2013 saw continued interest by venture capital and corporate venture investments into payments companies ranging from mobile point of sales solutions to parking payment apps to international money transfer. To clarify, companies included in this analysis span the following markets:
- Mobile and Online Payments – Mobile and online billing and payments startups utilize Internet technologies and the penetration of mobile phones to allow customers to use their cell phones as extensions of their wallets.
- PoS Solutions – These solutions focus on improving traditional point-of-sale terminals in brick and mortar stores and fall primarily in two camps: NFC (near field communication) and mobile point-of-sale technology.
- Money Transfer – Money transfer services involve the direct movement of money internationally.
- Services for the Underbanked – A large portion of the world’s population does not have access to traditional banking or payment solutions and represents a massive opportunity for organizations who are leveraging solutions such as prepaid cards, cash-based services and direct mobile billing.
- Transaction Processing – Transaction processing including both traditional point-of-sale payment processing and card not present processing.
This brief examines venture capital financing activity, the most active investors and exit landscape for the growing batch of startups hoping to disrupt the payments industry.
Payments Financing Activity
In 2013, payments startups raised $1.2 billion in funding across 193 deals. On a year-over-year basis, venture capital funding and deals to payments tech companies ticked up 5% and 6%, respectively, from 2012 levels.
Deal growth in the payments marketplace has been heavily concentrated at the early stage (Seed/Series A). Over the past two years, seed activity has taken 42% of all deals in the payments space. When we look at payments startups that first received a seed round between Q1 2010 and Q3 2012, we see that 35% have already gone on to receive Series A funding.
Overall payments tech deal activity has trended upward as well, with each of the past four quarters seeing over 60 deals. Among the largest U.S.-based payments deals in 2013 were $50M rounds to retail point of sales EMN8 and Zuora, an online subscription billing and payments startup, backed by investors including Benchmark Capital and Greylock Partners.
Boosting funding growth in the payments space last year were major cash injections into international companies including such as a the $75M investment into UK mobile payments startup Powa Technologies. As shown in the chart below, over 1/2 of all payments deals in the past two years were outside of major U.S. venture hubs. Silicon Valley firms took 17% of deals, while New York saw 9% and strong YoY deal growth in the payments space.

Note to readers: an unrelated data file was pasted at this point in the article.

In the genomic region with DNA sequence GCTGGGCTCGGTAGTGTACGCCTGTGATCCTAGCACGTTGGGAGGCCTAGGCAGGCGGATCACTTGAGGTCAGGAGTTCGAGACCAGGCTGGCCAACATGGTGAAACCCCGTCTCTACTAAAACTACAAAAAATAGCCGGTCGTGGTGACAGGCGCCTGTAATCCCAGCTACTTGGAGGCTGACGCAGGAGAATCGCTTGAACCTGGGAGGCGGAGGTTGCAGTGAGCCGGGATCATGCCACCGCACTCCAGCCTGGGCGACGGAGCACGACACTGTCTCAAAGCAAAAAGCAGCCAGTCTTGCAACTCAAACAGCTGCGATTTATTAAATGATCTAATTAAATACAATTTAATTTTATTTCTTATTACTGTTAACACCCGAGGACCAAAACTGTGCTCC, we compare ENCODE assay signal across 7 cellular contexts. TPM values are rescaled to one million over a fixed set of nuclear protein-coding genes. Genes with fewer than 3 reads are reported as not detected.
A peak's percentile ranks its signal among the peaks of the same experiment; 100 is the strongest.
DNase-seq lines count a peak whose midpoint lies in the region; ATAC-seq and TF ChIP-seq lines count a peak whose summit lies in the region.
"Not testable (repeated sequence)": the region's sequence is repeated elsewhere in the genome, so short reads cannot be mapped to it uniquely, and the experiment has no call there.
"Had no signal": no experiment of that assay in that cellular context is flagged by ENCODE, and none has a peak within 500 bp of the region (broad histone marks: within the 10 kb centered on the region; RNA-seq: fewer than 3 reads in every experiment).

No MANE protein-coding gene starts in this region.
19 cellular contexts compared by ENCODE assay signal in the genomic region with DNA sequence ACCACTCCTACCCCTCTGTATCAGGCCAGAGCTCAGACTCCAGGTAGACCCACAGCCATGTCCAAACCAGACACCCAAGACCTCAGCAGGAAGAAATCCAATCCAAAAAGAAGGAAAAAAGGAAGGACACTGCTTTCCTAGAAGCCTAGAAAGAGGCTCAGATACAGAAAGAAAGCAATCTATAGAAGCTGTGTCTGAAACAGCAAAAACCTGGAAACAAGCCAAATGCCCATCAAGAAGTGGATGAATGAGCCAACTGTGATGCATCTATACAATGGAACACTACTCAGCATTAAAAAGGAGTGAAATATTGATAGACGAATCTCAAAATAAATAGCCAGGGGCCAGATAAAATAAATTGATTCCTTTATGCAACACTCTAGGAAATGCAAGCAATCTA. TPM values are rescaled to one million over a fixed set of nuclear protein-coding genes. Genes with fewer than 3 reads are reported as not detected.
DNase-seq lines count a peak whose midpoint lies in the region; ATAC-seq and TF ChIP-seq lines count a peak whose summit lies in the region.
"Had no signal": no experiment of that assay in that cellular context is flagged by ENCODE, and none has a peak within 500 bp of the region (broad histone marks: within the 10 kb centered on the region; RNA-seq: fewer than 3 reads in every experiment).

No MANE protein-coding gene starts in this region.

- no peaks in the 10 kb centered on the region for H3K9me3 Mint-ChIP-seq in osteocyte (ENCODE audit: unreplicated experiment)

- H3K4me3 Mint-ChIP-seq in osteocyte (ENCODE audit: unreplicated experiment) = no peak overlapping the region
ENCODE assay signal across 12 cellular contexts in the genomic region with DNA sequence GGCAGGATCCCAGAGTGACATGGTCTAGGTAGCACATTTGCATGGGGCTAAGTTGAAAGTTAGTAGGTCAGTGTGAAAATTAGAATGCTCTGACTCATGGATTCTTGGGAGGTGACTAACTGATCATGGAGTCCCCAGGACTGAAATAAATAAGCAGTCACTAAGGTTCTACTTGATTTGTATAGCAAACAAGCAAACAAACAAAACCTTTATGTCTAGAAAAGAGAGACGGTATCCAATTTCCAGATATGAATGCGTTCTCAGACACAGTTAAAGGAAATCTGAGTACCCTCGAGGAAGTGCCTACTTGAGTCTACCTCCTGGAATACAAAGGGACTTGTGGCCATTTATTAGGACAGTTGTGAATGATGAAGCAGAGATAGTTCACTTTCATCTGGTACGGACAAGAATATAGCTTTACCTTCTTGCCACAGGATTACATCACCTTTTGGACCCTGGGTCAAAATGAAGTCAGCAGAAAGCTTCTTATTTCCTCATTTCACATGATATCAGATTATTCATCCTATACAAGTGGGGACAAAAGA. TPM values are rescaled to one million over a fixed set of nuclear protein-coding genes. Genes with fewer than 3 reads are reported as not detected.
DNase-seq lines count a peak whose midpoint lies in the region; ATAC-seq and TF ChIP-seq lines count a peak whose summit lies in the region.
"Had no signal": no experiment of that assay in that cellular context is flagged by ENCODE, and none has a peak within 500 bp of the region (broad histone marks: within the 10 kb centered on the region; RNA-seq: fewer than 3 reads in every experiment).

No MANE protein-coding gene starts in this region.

The Top Investors
Since 2012, there has been a diversity of active investors in the payments space spanning pure-play VCs to the corporate venture units of financial services firms (American Express Ventures, Citi Ventures) to those of cash-rich tech companies (Google Ventures, Intel Capital). It is clear that a variety of corporates, beyond those you might think of as finance/payments companies, see massive opportunity in the payments space. The most active investors in payments over the past two years have been Accel Partners, which counts Braintree, Gumroad and GoCardless in its portfolio and Andreessen Horowitz which has invested in firms including Dwolla, Boku and Jumio.
The chart below highlights a handful of the most active venture capital investors over the past year, two years and five years in the payments marketplace.
To keep up, stay ahead of or at least not fall behind the innovation in payments, financial services firms including AmEx, Citi and MasterCard have all been active as well investing in Square and iZettle. Interestingly, American Express has invested in competitors in the space – iZettle and SumUp. Both of these firms compete with Rocket Internet backed Payleven and of course Square. Interestingly, the most active corporate investor in the payments space was not in financial services but Intel Capital, which has done a handful of deals since the start of 2012.
On a year-over-year basis, the payments space has seen a 16% drop in M&A and IPO activity. While 2013 saw a number of small-ball payments acquisitions for both technology and talent, there were a few notable exits including PayPal’s $800M acquisition of Braintree and FIS’s buyout of Ignition Partners-backed mFoundry. Moving forward, the anticipated 2014 IPO of Square may provide another shot in the arm for the payments industry.